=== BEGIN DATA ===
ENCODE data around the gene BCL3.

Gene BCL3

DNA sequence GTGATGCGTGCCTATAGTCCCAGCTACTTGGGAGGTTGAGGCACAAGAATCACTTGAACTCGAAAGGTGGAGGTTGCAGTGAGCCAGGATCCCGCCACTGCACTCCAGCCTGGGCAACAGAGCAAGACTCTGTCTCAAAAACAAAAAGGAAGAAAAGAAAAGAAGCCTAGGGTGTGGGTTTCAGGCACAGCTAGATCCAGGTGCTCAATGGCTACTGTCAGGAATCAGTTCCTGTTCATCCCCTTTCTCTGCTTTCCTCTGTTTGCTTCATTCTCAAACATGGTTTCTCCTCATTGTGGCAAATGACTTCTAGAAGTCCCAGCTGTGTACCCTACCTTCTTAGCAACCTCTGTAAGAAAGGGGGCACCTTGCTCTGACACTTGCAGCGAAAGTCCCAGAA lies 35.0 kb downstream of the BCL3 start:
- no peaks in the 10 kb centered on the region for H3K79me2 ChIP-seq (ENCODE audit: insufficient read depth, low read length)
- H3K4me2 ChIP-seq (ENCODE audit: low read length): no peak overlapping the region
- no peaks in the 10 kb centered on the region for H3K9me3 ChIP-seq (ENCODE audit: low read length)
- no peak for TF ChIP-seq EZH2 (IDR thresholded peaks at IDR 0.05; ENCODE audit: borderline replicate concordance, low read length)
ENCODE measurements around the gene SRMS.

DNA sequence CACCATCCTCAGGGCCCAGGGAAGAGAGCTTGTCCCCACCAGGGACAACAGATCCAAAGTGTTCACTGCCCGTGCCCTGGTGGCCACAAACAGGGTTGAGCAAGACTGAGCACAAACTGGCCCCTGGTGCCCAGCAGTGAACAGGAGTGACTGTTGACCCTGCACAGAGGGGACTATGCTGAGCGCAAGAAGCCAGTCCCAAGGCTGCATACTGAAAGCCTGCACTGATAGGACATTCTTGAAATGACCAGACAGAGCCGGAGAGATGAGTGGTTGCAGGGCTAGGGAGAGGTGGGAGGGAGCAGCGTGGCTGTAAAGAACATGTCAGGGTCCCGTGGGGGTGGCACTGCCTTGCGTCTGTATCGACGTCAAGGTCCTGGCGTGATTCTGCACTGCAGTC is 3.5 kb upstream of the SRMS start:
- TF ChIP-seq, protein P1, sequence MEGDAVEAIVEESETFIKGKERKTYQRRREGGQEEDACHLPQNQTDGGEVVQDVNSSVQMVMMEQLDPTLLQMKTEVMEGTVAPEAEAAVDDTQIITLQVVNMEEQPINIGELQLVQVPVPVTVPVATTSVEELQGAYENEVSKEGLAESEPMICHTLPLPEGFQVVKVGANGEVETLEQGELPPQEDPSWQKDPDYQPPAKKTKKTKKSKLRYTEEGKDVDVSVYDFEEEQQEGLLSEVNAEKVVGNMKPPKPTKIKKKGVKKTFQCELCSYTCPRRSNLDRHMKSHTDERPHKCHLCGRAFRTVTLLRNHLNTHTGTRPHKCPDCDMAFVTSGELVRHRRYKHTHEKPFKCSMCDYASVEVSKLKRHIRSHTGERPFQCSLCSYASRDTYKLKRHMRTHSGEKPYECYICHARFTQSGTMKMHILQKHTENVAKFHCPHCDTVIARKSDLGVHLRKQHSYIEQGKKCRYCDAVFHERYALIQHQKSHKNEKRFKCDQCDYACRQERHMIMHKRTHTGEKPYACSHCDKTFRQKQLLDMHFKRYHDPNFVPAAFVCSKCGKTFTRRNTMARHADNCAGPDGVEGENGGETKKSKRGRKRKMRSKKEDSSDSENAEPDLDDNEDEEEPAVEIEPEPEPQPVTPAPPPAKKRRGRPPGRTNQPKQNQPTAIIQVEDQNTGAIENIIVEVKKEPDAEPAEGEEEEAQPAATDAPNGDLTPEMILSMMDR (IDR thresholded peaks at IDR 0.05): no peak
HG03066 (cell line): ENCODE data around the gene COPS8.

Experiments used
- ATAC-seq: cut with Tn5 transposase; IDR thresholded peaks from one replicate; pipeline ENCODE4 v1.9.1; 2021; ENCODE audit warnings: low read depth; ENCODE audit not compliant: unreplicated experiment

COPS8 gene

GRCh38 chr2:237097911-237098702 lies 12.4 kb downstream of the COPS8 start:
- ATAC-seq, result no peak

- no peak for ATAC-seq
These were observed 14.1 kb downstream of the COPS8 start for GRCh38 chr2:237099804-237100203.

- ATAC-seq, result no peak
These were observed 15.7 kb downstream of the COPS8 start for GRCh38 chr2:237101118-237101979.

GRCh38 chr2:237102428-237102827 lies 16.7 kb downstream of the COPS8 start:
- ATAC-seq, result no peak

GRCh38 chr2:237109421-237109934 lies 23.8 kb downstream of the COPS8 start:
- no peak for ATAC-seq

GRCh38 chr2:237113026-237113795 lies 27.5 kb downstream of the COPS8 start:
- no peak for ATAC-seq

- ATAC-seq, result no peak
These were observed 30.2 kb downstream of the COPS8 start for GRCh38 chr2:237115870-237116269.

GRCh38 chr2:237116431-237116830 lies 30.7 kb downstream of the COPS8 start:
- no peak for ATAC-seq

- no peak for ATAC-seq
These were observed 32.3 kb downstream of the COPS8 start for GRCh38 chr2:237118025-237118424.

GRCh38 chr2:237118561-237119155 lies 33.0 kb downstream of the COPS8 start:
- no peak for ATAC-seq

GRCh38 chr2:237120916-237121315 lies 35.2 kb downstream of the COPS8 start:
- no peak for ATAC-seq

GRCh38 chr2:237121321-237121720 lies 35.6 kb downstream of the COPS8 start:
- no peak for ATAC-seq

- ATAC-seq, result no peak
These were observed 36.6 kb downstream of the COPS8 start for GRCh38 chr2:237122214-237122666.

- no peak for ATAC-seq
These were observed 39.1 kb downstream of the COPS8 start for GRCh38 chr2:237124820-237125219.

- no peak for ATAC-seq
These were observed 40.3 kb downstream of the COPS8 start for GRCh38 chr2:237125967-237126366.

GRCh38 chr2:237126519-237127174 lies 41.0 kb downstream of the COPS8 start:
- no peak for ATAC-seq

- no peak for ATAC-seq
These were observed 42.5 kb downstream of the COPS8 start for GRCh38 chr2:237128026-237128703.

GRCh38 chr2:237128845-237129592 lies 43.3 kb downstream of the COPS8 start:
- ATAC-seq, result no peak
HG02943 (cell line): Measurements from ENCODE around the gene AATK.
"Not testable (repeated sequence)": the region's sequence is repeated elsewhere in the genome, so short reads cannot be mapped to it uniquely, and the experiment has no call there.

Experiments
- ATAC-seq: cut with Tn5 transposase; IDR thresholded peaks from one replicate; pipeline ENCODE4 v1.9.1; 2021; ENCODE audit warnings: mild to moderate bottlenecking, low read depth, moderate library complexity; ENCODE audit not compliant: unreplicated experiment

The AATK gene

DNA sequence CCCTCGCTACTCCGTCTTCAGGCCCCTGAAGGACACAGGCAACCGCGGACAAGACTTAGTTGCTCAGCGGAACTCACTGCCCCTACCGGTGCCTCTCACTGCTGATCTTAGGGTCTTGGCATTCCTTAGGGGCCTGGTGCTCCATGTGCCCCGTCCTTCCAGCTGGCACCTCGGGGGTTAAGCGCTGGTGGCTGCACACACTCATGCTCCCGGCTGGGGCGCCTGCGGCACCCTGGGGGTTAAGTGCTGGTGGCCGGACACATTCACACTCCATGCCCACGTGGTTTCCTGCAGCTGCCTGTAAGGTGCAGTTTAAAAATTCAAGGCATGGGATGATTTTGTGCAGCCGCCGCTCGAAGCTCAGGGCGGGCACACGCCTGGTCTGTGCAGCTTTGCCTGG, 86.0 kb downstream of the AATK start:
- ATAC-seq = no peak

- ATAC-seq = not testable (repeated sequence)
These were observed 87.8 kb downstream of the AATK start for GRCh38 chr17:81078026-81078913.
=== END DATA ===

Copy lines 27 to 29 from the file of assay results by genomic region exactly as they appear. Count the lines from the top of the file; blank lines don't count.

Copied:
- ATAC-seq, result no peak
These were observed 30.2 kb downstream of the COPS8 start for GRCh38 chr2:237115870-237116269.

GRCh38 chr2:237116431-237116830 lies 30.7 kb downstream of the COPS8 start: